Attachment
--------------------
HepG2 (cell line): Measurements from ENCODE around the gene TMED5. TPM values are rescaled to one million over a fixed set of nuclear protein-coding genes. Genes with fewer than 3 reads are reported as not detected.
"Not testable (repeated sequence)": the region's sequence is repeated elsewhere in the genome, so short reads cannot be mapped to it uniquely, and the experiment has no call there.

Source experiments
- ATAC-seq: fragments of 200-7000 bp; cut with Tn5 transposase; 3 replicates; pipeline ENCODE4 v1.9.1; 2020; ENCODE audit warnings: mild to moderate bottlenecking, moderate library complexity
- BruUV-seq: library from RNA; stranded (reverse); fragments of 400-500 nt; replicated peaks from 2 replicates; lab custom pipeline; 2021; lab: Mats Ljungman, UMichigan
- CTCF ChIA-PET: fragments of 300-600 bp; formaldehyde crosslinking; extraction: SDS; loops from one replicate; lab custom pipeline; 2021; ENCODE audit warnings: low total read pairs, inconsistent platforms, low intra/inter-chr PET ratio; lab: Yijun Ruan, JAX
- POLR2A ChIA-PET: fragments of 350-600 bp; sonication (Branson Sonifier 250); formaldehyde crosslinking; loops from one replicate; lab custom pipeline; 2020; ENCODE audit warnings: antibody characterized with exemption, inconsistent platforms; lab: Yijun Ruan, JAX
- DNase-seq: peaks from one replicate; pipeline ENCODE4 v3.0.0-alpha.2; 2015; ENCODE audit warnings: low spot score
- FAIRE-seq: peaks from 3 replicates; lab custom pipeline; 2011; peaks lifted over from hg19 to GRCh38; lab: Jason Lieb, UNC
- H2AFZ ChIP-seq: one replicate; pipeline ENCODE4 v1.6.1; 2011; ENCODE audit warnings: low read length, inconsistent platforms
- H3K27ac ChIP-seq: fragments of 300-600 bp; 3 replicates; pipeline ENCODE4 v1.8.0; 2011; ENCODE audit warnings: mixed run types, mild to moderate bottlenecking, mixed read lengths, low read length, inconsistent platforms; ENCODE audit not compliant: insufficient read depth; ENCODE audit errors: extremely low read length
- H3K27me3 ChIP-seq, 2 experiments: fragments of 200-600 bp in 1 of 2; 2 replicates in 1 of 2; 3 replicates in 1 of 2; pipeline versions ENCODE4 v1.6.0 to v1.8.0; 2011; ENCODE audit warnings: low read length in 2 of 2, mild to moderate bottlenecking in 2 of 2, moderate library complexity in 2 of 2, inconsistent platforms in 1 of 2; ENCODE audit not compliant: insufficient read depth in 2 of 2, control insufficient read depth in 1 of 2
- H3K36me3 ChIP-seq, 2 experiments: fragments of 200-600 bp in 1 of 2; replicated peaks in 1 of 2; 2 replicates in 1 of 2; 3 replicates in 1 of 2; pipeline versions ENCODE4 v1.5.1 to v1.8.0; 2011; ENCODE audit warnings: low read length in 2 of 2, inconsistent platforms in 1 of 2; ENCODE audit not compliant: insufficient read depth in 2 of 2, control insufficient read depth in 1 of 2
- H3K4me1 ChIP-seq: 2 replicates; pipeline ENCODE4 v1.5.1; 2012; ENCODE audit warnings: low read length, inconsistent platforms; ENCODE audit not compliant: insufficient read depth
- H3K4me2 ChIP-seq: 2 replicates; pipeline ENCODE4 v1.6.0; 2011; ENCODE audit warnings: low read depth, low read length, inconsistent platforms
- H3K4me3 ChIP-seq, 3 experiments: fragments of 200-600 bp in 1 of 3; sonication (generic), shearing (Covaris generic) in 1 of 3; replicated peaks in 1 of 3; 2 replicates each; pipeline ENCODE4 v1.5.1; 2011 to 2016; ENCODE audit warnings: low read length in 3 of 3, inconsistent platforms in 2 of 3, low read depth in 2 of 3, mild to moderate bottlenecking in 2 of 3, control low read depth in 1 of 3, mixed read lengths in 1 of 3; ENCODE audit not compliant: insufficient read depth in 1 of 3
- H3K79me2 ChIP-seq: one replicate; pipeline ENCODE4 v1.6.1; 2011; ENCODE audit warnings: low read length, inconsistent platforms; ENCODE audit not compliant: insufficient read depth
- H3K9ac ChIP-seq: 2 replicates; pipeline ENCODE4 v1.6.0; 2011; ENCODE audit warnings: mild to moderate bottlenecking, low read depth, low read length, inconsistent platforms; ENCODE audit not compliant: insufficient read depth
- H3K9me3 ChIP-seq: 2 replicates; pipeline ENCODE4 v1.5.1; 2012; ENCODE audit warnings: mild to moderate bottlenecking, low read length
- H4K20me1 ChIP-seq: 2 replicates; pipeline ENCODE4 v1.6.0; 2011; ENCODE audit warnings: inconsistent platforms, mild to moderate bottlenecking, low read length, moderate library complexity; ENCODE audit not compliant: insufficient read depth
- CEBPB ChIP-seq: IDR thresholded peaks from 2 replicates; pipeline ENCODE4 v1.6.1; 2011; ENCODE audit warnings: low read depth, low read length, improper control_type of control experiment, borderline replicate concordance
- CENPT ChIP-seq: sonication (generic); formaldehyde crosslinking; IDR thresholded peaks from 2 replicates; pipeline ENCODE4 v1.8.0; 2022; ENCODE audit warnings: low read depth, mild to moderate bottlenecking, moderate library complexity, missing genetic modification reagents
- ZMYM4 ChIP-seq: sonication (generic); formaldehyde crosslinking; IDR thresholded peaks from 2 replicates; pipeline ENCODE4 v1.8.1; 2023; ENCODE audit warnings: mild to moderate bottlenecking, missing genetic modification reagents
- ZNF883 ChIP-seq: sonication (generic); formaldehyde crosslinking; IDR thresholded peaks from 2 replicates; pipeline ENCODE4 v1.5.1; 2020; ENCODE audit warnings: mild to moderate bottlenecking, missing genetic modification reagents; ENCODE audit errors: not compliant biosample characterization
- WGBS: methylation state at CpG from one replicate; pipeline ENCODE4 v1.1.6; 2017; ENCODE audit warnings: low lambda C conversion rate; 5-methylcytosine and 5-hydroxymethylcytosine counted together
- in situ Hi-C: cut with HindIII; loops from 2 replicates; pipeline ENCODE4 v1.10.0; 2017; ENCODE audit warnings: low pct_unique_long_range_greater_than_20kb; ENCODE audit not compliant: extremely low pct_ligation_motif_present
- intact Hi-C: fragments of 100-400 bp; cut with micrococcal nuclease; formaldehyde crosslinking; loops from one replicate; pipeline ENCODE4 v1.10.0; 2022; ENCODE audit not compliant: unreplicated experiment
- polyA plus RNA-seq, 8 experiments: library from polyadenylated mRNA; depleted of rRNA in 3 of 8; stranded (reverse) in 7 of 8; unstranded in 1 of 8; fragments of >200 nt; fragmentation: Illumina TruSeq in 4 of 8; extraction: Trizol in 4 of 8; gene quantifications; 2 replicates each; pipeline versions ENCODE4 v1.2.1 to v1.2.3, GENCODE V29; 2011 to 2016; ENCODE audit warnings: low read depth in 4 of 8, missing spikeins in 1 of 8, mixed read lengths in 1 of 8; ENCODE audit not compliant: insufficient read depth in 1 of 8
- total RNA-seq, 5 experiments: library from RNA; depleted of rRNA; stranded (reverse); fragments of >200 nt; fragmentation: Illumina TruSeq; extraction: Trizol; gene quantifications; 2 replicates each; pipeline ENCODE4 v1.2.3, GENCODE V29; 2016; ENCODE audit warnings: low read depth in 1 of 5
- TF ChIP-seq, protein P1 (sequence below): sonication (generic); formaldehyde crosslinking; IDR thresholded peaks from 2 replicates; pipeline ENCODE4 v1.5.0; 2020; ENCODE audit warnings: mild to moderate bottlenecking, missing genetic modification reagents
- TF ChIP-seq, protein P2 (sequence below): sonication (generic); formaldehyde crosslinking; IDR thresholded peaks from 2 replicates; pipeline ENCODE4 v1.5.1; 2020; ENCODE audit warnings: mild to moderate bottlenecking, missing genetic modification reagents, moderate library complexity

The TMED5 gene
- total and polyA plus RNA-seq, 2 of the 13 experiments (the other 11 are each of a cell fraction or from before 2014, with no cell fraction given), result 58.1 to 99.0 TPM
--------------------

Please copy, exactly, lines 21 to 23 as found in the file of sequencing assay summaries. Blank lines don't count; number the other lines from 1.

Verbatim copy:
- CEBPB ChIP-seq: IDR thresholded peaks from 2 replicates; pipeline ENCODE4 v1.6.1; 2011; ENCODE audit warnings: low read depth, low read length, improper control_type of control experiment, borderline replicate concordance
- CENPT ChIP-seq: sonication (generic); formaldehyde crosslinking; IDR thresholded peaks from 2 replicates; pipeline ENCODE4 v1.8.0; 2022; ENCODE audit warnings: low read depth, mild to moderate bottlenecking, moderate library complexity, missing genetic modification reagents
- ZMYM4 ChIP-seq: sonication (generic); formaldehyde crosslinking; IDR thresholded peaks from 2 replicates; pipeline ENCODE4 v1.8.1; 2023; ENCODE audit warnings: mild to moderate bottlenecking, missing genetic modification reagents